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Why ‘America first’ means “America involved”

What's the biggest foreign policy misconception that Americans have about the US's role in the world? According to international relations expert Tom Nichols, too few Americans believe that the US, in fact, has a critical role in the world, and that the things Americans enjoy, from cheap goods to safe streets, are made possible because of American global leadership. "Americans have become so spoiled and inured to the idea that the world is a dangerous place that they don't understand that the seas are navigable because someone makes them that way. They don't understand that peace between the great powers is not simply like the weather, that just happens," Nichols tells Ian Bremmer. Their conversation is featured on an episode of GZERO World, airing on US public television – check local listings.

Watch the episode: Make politics "boring" again: Joe Biden's first 100 Days

America’s “narcissism pandemic”: Tom Nichols, author of "Our Own Worst Enemy"

Is America's real problem a "narcissism pandemic"? According to Tom Nichols, an Atlantic contributor and author of "Our Own Worst Enemy: The Assault From Within On Modern Democracy,," the coronavirus pandemic has revealed the degree to which Americans expect things to come easily to them. "There is a real selfishness and self-absorption and narcissism that has come with living in a country that is peaceful, prosperous, affluent, super high standards of living—technological innovations that we now just take for granted that things just work." Ian Bremmer asks Nichols to suggest some solutions to the problem in an interview on GZERO World, airing on US public television.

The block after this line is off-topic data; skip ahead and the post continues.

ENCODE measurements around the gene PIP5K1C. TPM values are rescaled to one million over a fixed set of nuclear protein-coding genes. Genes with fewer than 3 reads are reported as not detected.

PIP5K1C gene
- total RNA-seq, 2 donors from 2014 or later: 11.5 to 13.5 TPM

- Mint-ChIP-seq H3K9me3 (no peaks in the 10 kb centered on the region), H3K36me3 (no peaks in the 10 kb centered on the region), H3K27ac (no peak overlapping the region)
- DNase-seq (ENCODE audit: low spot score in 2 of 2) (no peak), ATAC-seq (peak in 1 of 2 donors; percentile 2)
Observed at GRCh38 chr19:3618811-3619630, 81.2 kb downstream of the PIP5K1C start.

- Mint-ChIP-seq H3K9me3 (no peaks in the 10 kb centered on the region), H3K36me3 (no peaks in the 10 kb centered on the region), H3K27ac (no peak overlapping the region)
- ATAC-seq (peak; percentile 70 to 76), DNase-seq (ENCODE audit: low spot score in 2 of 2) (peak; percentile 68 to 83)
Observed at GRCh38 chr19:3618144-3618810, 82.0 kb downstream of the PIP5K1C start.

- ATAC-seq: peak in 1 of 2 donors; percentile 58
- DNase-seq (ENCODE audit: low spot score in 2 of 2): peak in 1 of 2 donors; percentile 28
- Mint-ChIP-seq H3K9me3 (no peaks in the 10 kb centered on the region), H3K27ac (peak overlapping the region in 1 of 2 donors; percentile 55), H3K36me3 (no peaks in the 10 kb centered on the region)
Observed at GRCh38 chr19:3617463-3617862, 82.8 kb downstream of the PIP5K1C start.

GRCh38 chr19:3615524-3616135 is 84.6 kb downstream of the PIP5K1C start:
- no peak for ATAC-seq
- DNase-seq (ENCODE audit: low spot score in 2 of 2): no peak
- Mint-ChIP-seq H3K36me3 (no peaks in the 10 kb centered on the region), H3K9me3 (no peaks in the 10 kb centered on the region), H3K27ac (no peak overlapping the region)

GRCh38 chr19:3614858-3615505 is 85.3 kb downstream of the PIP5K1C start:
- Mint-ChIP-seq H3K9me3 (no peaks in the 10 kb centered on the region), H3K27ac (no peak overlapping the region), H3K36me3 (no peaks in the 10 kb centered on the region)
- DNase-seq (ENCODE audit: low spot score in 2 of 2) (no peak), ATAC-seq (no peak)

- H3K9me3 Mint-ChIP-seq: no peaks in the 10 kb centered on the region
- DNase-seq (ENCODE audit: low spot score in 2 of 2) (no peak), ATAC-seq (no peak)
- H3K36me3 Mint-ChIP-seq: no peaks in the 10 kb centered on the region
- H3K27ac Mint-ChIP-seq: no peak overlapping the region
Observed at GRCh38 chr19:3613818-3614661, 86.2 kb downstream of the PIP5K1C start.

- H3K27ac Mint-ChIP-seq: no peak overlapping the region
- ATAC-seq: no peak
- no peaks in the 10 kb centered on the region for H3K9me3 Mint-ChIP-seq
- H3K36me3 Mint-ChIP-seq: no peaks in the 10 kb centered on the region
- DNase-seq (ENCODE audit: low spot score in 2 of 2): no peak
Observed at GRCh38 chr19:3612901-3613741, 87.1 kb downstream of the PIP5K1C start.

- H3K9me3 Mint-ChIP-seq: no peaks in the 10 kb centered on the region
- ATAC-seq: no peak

Watch the episode: Make politics "boring" again: Joe Biden's first 100 Days

Why it’s time to “be done with” anti-vaxxers: Tom Nichols

International relations expert and Atlantic contributor Tom Nichols has little patience for the anti-vaccination movement. "The people who say things like, 'I'm not getting the vaccine. And if there are passports, I'll get a fake one'... It's time to begin stigmatizing them in the same way that we would have stigmatized people who didn't want to get a polio vaccine or a smallpox vaccine in an earlier time." In a conversation with Ian Bremmer, Nichols shares his views on whether vaccines should be mandatory and the merits of vaccine passports. The interview on GZERO World airs on US public television starting April 30 - check local listings.

Watch the episode: Make politics "boring" again: Joe Biden's first 100 Days

No-drama Joe Biden’s first 100 days: big wins, but challenges ahead

In his first 100 days, Biden has issued more executive orders than any president since FDR. 40 of them by mid-April. His administration exceeded (modestly set) goals for vaccine distribution, pushed a record $1.9 trillion stimulus plan through Congress, rejoined the Paris Climate Agreement and announced an end to the war in Afghanistan. Biden's approval rating of 53% at the 100-day milestone, though lower than those of Obama and Bush, is 12 points higher than Trump's was at this point. But there are clear signs the next several months will be a much bumpier ride, with challenges from immigration to healthcare to a deeply divided Congress.